I wish I had a nickel for every time I have heard someone say that America’s higher ed system is “the envy of the world.” At its best, American higher ed is superlative at a few notable things, such as educating top-level researchers. That, however, tells us nothing about the results at the great mass of our colleges and universities, which are not trying to train contenders for Nobel prizes, but just trying to impart some useful skills and knowledge to the masses of students who enroll. How do they do at that?
Not well, argues Kevin Carey in this New York Times piece published Saturday. While many of us assume that America’s colleges and universities are excellent (probably because we heard that claim repeatedly), that’s a mistake. “America’s schools and colleges and actually far more alike than people believe — and not in a good way,” Carey writes. “The nation’s deep education problems, the data suggest, don’t magically disappear once students disappear behind ivy-covered walls.”
The data to which Carey points is a recent international study of adult knowledge, the Program for International Assessment of Adult Competencies. Just as the well-known PISA shows that American school students mostly lag behind kids of similar age in other countries when it comes to language and math abilities, PIAAC shows that our college grads also, on average, are comparatively weak. Carey observes that American college grads “look mediocre or worse compared to their college-educated peers in other nations.”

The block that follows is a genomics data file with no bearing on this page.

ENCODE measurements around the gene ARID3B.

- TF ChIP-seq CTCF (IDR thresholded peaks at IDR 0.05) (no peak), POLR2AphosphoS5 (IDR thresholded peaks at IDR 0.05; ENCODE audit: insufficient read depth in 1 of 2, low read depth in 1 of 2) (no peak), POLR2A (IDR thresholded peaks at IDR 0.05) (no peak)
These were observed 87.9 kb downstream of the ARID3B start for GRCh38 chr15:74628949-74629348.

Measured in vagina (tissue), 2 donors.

That shouldn’t surprise anyone. Our higher ed system has suffered from dumbing-down, grade inflation, students and parents with an entitlement mentality, and administrators who are far more interested in degree attainment than learning. Of course other countries where those pathologies don’t exist or are less pronounced are going to make the U.S. look bad.